Northeastern women do face a lot of negativity in Delhi, but then, there are lots of people who look beyond their slanted eyes
It would not be fair if I do not write about the face of the changing India‑the New India, which is more tolerant, accommodating, welcoming and loving towards the north-easterners like me.
They deserve the credit for making us feel at home, away from home.
I have to particularly mention my former land lady. She is a ‘Haryanvi’, a bit of an Amazon woman, heavy built and towering over six feet.
Thus, at one glace you get the feeling that you do not want to mess around with her‑period!
When I moved into her apartment, I was slightly hesitant in the beginning, thinking that she will be going to give me a hard time.
One day, I came back from my work around eight in the evening. She called me to her room, which was on the ground floor.
She gave me prasad (offerings to god) which was delicious puri and kala channa in a plate. There had apparently been some puja during the day time and she had saved a portion of Prasad for me.
That was the first ice-breaking session of ours.
Thereon, she would keep calling me whenever I used to comeback from work, offering me tea, food and sometimes even uncooked vegetables which she recommended me to eat.
One night, around ten, my doorbell rang and she was standing there, panting and puffing. She had a variety of medical issues like arthritis, so I was scared to see her there.
“Come down, your bhabhi just gave birth to a daughter,” she told me, still panting and trying to catch her breath.
For a moment, I did not know who my ‘bhabhi’ was, as I was still in my sleepy zone. Then I realised that it was her youngest daughter in law.
I followed her back, congratulating her on the way down to their ground floor room. She took me to bhabhi’s room where she was holding a cute tiny baby.
And I am not exaggerating even a bit here and I am going to write it exactly in my landlady’s word.
“Dekh, baby tere jaise dikhte hein- bilkul choti si aur gori chitti (Look, the baby looks exactly like you‑tiny and fair), she exclaimed with excitement.
I just stood there and smiled. I am sure bhabhi was not very pleased to hear this.
She must have thought that after all the pain and effort, it’s me who is walking away with the credit.
Also, baby resembled nowhere close to me- it was a difference as good as north and south pole.
And then, there came a day where I had to leave her apartment and move to another one, still closer to her house, with a larger space.
Every now and then, whenever I cross her porch, she keeps calling me to her place, invites me for her grand-daughter’s birthday, house puja etc.
One day she was sitting looking really sad and when I enquired; she said that her husband is not well, and tears welled up her eyes.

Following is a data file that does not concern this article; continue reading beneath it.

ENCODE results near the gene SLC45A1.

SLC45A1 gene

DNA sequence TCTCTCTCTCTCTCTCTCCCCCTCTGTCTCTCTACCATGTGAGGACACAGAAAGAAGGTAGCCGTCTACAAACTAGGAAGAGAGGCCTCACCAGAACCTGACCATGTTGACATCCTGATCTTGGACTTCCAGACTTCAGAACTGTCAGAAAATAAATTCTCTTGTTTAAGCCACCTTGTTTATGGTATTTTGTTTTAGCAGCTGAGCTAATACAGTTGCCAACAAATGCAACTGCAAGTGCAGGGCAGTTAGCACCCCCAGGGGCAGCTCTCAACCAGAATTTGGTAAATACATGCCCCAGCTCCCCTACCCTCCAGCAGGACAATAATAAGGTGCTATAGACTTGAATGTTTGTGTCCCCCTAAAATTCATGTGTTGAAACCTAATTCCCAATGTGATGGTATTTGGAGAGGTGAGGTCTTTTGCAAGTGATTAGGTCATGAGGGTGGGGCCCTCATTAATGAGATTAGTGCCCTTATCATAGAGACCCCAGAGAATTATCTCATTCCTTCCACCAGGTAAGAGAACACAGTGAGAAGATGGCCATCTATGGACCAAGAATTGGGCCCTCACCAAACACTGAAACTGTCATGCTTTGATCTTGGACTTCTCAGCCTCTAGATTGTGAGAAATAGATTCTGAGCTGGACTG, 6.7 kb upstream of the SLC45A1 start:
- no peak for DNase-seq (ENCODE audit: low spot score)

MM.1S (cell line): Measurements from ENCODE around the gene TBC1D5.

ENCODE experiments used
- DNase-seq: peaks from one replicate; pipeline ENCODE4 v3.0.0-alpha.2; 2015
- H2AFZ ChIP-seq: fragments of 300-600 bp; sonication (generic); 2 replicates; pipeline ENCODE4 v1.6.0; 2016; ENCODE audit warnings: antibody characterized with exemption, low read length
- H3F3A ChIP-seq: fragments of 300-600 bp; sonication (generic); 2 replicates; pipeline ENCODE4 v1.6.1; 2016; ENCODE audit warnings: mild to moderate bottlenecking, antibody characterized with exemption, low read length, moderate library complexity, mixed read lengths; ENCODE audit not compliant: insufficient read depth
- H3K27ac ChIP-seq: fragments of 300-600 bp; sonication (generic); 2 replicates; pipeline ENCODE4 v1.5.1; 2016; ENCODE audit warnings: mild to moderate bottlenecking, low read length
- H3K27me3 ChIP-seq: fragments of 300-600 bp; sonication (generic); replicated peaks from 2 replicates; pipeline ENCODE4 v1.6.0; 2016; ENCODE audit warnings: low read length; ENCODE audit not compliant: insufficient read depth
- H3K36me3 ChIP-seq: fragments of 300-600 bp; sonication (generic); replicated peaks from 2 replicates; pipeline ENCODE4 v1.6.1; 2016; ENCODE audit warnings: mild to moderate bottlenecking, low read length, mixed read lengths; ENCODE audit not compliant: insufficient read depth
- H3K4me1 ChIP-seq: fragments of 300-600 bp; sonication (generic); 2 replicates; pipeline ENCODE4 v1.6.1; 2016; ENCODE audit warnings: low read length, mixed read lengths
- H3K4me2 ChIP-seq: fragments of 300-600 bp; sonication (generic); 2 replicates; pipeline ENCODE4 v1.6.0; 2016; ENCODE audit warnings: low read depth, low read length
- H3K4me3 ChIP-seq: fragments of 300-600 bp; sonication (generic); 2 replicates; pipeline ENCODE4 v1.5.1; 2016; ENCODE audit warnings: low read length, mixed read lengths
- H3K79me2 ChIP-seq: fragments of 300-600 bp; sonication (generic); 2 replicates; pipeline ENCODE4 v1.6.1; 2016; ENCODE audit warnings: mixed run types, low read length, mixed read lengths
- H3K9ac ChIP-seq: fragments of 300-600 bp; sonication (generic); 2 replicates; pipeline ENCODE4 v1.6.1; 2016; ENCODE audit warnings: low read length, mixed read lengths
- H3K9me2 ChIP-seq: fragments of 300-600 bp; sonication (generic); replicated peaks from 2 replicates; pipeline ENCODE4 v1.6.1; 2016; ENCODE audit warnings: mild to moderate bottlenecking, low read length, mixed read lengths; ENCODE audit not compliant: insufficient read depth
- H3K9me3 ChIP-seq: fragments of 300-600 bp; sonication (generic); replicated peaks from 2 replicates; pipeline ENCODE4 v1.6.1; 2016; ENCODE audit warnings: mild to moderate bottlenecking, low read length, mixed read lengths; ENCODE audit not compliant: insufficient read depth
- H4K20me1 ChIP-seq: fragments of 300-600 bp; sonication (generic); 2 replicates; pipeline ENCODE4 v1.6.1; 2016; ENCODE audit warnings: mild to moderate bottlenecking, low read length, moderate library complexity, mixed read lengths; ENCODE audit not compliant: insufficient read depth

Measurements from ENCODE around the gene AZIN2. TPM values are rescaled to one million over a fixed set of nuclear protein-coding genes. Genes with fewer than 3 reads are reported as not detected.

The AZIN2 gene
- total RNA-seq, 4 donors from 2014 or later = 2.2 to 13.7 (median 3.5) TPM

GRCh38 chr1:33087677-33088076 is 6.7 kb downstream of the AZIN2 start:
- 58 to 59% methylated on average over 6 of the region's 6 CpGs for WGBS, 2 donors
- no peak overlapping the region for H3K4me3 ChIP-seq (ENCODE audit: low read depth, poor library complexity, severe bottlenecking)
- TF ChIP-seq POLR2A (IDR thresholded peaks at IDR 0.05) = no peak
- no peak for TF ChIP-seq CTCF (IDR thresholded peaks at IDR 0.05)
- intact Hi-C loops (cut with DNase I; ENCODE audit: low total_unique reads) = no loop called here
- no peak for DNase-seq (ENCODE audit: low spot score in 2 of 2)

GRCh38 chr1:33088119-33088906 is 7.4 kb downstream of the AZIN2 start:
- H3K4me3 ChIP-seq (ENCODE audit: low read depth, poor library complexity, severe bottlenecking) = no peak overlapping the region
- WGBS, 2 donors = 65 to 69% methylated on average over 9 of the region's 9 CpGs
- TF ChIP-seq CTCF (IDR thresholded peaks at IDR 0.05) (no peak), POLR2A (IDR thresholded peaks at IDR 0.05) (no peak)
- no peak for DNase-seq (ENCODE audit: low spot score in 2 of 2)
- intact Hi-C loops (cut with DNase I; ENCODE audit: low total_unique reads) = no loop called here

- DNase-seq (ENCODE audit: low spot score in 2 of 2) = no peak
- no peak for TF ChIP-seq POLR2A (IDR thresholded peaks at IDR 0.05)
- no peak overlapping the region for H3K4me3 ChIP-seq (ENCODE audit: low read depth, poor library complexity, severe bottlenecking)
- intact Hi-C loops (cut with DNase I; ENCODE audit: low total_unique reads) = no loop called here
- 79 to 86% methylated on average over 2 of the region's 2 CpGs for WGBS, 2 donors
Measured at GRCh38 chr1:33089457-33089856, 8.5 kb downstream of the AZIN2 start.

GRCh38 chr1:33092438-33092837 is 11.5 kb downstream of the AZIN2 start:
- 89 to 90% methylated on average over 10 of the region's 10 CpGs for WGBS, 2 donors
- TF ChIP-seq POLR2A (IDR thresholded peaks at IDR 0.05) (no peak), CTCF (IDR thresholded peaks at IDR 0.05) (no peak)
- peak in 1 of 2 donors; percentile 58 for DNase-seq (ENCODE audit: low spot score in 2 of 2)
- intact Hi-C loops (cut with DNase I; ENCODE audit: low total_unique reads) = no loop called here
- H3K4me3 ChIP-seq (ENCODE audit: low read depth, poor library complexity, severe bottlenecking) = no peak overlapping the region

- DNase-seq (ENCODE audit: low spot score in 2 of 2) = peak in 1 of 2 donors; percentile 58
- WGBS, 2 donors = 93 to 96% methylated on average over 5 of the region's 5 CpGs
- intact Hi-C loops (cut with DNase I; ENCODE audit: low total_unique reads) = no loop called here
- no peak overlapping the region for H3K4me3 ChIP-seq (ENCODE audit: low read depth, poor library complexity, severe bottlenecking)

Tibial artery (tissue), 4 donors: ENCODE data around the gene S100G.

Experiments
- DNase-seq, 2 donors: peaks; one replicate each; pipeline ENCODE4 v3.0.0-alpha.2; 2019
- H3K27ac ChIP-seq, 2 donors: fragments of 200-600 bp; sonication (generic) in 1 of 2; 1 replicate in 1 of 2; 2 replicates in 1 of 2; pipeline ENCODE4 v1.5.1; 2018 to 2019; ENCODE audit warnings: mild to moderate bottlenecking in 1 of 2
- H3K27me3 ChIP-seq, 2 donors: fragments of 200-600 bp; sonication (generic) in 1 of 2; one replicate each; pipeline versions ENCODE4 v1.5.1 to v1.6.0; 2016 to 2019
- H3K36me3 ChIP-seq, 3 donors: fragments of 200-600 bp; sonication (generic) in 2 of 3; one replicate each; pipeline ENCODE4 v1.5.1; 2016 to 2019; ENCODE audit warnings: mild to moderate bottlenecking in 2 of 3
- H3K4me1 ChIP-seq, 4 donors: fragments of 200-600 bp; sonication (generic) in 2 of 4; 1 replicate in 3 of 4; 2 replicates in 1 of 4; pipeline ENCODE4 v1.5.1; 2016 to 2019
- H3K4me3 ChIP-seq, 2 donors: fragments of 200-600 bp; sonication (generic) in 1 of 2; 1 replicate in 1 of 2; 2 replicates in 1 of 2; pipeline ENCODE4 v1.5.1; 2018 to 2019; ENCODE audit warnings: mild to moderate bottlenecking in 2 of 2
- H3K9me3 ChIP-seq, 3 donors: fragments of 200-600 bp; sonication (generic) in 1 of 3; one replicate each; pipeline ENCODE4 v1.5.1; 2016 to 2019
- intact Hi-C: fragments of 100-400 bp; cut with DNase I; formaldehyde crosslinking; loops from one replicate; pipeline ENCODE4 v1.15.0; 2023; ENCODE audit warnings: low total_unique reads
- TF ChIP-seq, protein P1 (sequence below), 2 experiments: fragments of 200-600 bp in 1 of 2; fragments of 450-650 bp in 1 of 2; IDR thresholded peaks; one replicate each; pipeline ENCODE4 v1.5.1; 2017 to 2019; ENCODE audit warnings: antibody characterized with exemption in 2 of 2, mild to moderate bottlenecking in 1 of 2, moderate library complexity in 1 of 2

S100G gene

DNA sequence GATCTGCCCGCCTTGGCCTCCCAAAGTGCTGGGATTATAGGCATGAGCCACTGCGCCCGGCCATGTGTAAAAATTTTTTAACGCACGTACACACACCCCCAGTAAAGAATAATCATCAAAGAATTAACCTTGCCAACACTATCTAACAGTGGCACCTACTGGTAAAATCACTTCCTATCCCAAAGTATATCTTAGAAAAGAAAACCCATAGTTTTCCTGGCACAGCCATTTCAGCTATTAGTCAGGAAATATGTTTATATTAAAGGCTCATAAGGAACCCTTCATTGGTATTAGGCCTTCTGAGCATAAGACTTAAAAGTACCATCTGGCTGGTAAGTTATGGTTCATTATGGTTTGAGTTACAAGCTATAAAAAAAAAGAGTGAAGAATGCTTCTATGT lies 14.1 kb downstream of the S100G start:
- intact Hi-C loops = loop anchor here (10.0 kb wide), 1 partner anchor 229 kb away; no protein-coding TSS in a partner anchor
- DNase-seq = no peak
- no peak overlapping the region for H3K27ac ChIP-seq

I held her hands and hugged her saying that he will be fine and I will pray for him too. He did recover and I was happy for her.
Nowadays, she’s has something new to say to me.
Yes, many tease us northeast girls as chinkies. Yes, they ogle us, thinking of us as ‘easy fun’. Yes, many of them do not know where Sikkim or Mizoram is. Yes, Anushka Sharma uses vile language like Nepali re*diin her serial. But, yes, also, there are lots of people who are good
Each time I pass by her house, she wants to know when I am getting married and that I should not forget to invite her.
One day she even suggested that she wants to take the responsibility of finding a guy for me and all I need to do is tell her my preference and she will do the whole arrangement.
I called up my mom that day and threw my tantrum at her, “Are you not concerned about your daughter – to know if she is even going to get married or not? Should I find a guy or you are going to find one for me”
This story is just one example.
I have met so many good souls here that to cry about racism and mistreatment all the time would be a baseless generalisation and also, unfair to gems like my old landlady and my current landlord, who is equally nice and treats me like his own daughter…
…or my tailor bhaiya who gets worried if he thinks I have shed a few kilos and asks if I am unwell and wants to know if everyone back home is doing well.
Or take my rather forbidding looking uncle. He actually never talks to me. But every time I am racing down to catch an auto, he hails one and asks to driver to pick me up
Yes, many tease us northeast girls as chinkies. Yes, they ogle us, thinking of us as ‘easy fun’.
Yes, many of them do not know where Sikkim or Mizoram is.
Yes, Anushka Sharma uses vile language like Nepali re*di in her serial. Yes, Shekhar Suman once lumped us all as “bahadurs” and mimicked us.
But what about the main who, never even talking to me, hails an auto for me every day?
What about the landlady who is eager to find me a good boy to marry?
Yes, there are people who look beyond my slanted eyes!
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Sashi hails from Sikkim. She is now working as a professional with a travel and hospitality business organisation as its General Manager. She revels in writing as a passion. Her novel on social life is being readied